Comm.; Nashville 1997) 92: by us "Paul does not refer narrowly to himself and other
5 For our comment on the
different passages of Galatians we may refer to the major classic commentaries. That of
R.N. LONGENECKER, Galatians (Word; Dallas 1990), provides an extensive bibliography
for each pericope.
6 Cf. PASTOR RAMOS, La
Liberdad, 139: "Hasta este momento no había habido ninguna alusión a Cristo en
toda la tipología".
7 Paul does not seem to allude
here to the Hellenistic sacral manumission nor to the Jewish redemption of slaves. F.
MUSSNER, Der Galaterbrief (HTKNT; Freiburg Basel Wien 1974) 345,
concludes his discussion as follows: "Die Formulierung ... macht ... den Eindruck,
dass sie von Paulus ad hoc aus dem von ihm besonders in 4,31 Vorgelegten geschaffen worden
8 M.-J. LAGRANGE, Epître
aux Galates (Paris 1918) 132-133, sees in 4,31 (with dio/,
a)delfoi/,...) the beginning of a new pericope (4,315,12).
9 Cf. the discussion and
choices in, e.g., LONGENECKER, Galatians, 220 and 223-225; PASTOR RAMOS, La
10 A. VANHOYE, La lettera
ai Galati. Seconda parte, (Roma 31997) is an exception: the affirmation
"corregge l"impressione che poteva lasciare la tipologia precedente, cioè che
dobbiamo la nostra libertà a una astrazione, la seconda diathe4ke4,
o a una realtà celeste collettiva, la Gerusalemme di lassù. Non è così! La nostra
libertà la dobbiamo a un intervento di Cristo, intervento preciso, storico, espresso con
un aoristo: e4leuthero4sen" (213). Regarding the
verb, see also MUSSNER, Galaterbrief, 343: the aorist "schaut auf das
historische Kreuzesgeschehen zurück" (with reference to the similar aorist in
11 Cf. PASTOR RAMOS, La
12 At first sight Paul"s
reflection in 2,20: "... the Son of God, who loved me and gave himself (parado/ntoj e(auto/n) for me" appears to be very similar to the
tradition in 1,4a. Yet G. BERENYI, "Gal 2,20: a Pre-Pauline or a Pauline Text?",
Bib 65 (1984) 490-537, convincingly, it would seem, defends the Pauline character
of 2,20. The author highlights three Pauline particularities: the title Son of God; the
verb paradi/dwmi and the reflexive pronoun; the typical and
original use of a)gapa/w.
13 E. DE WITT BURTON, The
Epistle to the Galatians (ICC; Edinburgh 1921) 270.
14 Cf. F. SIEFFERT, Der
Brief an die Galater (KEK; Göttingen 91899) 297: the emphasis does not lie
on Christ but on freedom which follows immediately on "the free woman" in 4,31.
15 Cf. D. LÜHRMANN, Der
Brief an die Galater (Zürcher Bibelkommentare; Zürich 1978) 80; H. SCHLIER, Der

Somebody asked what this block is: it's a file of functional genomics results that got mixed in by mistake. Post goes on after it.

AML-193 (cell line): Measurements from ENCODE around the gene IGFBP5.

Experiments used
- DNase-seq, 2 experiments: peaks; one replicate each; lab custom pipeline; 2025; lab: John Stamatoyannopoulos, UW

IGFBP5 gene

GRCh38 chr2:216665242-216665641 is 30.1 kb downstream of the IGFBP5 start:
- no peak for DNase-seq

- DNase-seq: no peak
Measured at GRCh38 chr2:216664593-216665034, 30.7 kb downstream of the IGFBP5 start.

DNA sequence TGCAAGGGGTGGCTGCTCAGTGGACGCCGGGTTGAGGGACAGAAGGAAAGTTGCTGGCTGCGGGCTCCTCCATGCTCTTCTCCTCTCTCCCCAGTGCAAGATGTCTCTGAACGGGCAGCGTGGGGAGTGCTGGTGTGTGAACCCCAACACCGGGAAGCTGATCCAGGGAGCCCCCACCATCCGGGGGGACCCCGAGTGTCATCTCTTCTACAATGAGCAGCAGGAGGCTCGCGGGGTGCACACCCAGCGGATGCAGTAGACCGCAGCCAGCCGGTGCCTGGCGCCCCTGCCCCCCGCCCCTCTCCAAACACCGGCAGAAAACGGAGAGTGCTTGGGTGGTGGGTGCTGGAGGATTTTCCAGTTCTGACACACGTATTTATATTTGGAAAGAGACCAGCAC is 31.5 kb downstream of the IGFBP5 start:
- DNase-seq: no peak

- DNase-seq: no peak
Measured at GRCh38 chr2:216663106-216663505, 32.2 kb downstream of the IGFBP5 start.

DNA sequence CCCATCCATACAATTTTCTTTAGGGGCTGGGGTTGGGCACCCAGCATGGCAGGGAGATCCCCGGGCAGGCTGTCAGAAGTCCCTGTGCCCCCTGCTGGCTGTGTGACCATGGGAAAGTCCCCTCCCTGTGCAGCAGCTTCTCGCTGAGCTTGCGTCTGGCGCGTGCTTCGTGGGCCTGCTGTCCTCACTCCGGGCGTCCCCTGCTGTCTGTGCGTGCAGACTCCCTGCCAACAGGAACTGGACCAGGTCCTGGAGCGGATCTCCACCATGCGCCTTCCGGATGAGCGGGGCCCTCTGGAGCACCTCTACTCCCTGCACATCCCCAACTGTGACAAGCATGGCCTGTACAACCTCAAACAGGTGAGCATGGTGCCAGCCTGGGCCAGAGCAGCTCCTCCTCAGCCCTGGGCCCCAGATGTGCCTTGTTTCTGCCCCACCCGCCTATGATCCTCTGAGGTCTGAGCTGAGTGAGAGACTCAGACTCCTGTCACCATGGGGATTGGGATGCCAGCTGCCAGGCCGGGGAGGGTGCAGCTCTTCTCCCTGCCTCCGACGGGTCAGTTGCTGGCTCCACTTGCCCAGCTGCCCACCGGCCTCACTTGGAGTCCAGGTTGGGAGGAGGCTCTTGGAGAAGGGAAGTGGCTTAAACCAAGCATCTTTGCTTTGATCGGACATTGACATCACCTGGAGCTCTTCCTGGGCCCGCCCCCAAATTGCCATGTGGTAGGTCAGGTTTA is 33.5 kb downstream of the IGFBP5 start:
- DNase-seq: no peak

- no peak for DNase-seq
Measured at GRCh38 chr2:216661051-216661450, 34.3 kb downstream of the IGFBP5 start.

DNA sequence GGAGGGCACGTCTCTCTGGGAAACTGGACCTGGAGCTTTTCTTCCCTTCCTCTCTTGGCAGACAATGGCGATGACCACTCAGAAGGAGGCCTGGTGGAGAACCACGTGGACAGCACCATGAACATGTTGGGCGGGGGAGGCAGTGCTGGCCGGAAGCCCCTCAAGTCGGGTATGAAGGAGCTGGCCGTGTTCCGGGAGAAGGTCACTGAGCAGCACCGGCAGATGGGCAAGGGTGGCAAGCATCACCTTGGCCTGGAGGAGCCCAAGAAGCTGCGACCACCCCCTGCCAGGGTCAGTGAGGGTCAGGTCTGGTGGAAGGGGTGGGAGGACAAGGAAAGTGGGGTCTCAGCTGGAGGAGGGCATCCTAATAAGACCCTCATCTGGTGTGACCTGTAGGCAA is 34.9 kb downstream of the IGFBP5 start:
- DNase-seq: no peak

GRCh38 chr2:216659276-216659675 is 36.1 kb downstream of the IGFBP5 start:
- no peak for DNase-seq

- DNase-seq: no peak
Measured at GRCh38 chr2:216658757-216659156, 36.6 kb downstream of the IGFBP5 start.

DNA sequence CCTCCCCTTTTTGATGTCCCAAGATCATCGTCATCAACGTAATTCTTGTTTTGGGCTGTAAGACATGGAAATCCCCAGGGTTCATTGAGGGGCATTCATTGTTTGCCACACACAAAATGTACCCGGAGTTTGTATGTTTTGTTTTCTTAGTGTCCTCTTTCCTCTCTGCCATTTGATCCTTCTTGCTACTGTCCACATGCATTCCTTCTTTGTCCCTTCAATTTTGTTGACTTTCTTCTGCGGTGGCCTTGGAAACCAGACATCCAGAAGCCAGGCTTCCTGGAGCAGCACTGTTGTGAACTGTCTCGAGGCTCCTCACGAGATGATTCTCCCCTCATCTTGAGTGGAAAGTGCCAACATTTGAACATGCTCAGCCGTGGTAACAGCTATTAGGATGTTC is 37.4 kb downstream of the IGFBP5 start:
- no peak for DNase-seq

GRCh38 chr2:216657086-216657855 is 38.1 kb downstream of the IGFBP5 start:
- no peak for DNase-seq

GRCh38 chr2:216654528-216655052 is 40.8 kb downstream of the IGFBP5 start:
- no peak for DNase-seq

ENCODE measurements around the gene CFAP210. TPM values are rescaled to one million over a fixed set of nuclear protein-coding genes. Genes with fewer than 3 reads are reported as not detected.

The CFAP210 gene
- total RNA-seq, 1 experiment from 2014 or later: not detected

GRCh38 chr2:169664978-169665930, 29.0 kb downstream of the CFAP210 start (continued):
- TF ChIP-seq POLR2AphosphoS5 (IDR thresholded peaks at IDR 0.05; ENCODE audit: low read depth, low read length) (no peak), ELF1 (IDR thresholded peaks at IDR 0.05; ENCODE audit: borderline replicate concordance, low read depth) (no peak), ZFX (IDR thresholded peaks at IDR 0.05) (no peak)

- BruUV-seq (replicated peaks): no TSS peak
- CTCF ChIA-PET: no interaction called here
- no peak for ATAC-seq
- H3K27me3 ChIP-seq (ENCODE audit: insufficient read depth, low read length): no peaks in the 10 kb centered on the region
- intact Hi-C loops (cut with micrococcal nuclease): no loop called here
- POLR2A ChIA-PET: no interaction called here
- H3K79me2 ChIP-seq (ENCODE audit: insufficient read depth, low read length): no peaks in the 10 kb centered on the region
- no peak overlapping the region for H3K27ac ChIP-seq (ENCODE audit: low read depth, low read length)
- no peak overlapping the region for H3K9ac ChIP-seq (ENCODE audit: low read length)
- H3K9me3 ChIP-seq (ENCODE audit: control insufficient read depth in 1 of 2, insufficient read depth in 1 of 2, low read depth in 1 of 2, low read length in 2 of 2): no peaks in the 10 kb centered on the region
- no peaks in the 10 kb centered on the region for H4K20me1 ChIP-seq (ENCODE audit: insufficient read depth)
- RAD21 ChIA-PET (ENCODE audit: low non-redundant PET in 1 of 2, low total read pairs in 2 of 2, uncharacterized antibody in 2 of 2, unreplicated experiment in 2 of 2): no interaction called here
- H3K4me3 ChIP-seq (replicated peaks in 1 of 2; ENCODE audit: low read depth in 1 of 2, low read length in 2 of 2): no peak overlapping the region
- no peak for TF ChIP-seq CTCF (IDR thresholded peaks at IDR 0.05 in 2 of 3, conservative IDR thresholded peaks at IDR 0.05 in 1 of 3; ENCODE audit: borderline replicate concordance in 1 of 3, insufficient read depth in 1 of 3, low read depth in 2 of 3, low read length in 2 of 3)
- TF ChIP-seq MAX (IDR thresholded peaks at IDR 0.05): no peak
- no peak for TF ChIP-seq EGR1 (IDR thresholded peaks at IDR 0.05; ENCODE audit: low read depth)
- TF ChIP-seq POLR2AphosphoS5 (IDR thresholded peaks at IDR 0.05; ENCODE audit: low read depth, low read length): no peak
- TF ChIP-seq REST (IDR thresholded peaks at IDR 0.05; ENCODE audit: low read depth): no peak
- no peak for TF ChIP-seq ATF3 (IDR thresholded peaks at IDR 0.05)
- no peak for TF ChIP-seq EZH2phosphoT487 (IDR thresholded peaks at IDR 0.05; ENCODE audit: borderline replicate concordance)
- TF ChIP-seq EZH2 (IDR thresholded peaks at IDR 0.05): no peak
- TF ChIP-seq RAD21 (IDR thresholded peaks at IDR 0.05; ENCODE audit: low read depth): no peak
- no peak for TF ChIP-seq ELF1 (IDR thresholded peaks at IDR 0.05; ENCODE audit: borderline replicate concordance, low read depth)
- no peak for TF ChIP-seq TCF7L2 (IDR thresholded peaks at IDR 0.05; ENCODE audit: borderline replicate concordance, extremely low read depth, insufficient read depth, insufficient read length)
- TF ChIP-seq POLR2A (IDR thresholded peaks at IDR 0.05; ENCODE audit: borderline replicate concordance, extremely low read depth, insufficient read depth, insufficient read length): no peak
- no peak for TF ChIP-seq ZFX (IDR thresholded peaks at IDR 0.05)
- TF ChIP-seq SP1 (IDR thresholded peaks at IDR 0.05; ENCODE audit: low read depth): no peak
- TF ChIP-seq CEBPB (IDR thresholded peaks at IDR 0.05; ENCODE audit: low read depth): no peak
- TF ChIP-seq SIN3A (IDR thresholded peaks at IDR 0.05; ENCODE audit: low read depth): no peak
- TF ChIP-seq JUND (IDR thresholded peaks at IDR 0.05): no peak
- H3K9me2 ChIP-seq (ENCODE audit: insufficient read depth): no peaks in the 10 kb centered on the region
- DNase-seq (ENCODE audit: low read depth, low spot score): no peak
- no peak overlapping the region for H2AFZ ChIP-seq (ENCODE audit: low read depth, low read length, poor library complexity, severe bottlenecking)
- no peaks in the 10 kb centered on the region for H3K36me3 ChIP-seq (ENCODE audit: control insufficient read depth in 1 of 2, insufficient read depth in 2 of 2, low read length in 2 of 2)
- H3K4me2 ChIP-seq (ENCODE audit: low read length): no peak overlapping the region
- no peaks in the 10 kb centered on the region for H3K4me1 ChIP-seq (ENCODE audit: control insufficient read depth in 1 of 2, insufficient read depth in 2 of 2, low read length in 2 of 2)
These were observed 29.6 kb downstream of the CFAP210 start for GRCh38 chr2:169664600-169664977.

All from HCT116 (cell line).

Brief an die Galater (KEK; Göttingen 51971) 229-230: "Freiheit vom
Gesetz ... Freiheit von der Sünde ... Freiheit vom Tode". Yet: "Man wird nicht
behaupten dürfen, dass Paulus diese Bestimmungen in dem Satz 5,1 alle gegenwärig
16 Cf. MUSSNER, Galaterbrief,
344-345, for highlighting the authoritative character of these words.
17 See, however, 5,11 with its
mention of the cross (of Christ, cf. 6,12 and 14).
18 Cf. WILLIAMS, Galatians,
19 H.D. BETZ, Galatians
(Hermeneia; Philadelphia 1979) 171-172, e.g., retains the idea of mediating: "... as
a go-between related to two parties, the mediator is defined merely in contrast with the
oneness of God, that is, as the representative of a plurality. It is not at all necessary
to identify this plurality as the angels in 3:19d, or as the people in the Sinai
tradition" (171). Cf. also J.D.G. DUNN, The Epistle to the Galatians
(Black"s NT Comm.; London 1993) 191: "Paul was probably attempting a not very
successful ... epigrammatic play-off between the thought of God"s oneness and the
fact that mediation implies more than one (between whom to mediate"). A. VANHOYE,
"Un médiateur des anges en Ga 3,19-20", Bib 59 (1978) 403-411, defends
the less likely position that an angel is the representative of the multitude of angels
mentioned in v. 19.
20 The question remains,
however, whether a positive nuance is completely absent in the clauses which contain a!xrij ou| (3,19), ei)j th_n me/llousan pi/stin
(3,24) and ei)j Xristo/n (3,25).
21 Cf. note 10.
22 Cf. DUNN, Galatians,
23 Cf. WILLIAMS, Galatians,
92: Paul"s "insistence on the incompability of faith and the Law are grounded in
yet more fundamental convictions about the eschatological import of Jesus" death and